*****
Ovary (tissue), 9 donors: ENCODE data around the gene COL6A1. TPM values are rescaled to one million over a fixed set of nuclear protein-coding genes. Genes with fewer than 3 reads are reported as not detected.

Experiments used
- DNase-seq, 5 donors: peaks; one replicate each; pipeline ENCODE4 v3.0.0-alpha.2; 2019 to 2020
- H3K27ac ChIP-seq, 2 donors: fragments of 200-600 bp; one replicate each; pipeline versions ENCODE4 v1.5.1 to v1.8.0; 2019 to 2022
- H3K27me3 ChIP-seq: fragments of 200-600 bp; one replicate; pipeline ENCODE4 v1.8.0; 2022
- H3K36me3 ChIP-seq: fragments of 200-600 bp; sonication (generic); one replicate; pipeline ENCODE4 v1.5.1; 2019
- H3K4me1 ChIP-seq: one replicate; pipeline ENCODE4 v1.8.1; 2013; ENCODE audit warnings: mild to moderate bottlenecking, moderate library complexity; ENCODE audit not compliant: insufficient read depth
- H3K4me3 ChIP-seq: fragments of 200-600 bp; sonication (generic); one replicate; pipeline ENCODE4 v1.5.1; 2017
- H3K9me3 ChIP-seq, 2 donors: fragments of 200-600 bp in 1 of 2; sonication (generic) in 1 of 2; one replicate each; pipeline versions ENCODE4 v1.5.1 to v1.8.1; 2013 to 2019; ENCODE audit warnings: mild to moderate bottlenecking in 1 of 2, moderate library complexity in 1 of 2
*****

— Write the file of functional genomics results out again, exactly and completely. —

Ovary (tissue), 9 donors: ENCODE data around the gene COL6A1. TPM values are rescaled to one million over a fixed set of nuclear protein-coding genes. Genes with fewer than 3 reads are reported as not detected.

Experiments used
- DNase-seq, 5 donors: peaks; one replicate each; pipeline ENCODE4 v3.0.0-alpha.2; 2019 to 2020
- H3K27ac ChIP-seq, 2 donors: fragments of 200-600 bp; one replicate each; pipeline versions ENCODE4 v1.5.1 to v1.8.0; 2019 to 2022
- H3K27me3 ChIP-seq: fragments of 200-600 bp; one replicate; pipeline ENCODE4 v1.8.0; 2022
- H3K36me3 ChIP-seq: fragments of 200-600 bp; sonication (generic); one replicate; pipeline ENCODE4 v1.5.1; 2019
- H3K4me1 ChIP-seq: one replicate; pipeline ENCODE4 v1.8.1; 2013; ENCODE audit warnings: mild to moderate bottlenecking, moderate library complexity; ENCODE audit not compliant: insufficient read depth
- H3K4me3 ChIP-seq: fragments of 200-600 bp; sonication (generic); one replicate; pipeline ENCODE4 v1.5.1; 2017
- H3K9me3 ChIP-seq, 2 donors: fragments of 200-600 bp in 1 of 2; sonication (generic) in 1 of 2; one replicate each; pipeline versions ENCODE4 v1.5.1 to v1.8.1; 2013 to 2019; ENCODE audit warnings: mild to moderate bottlenecking in 1 of 2, moderate library complexity in 1 of 2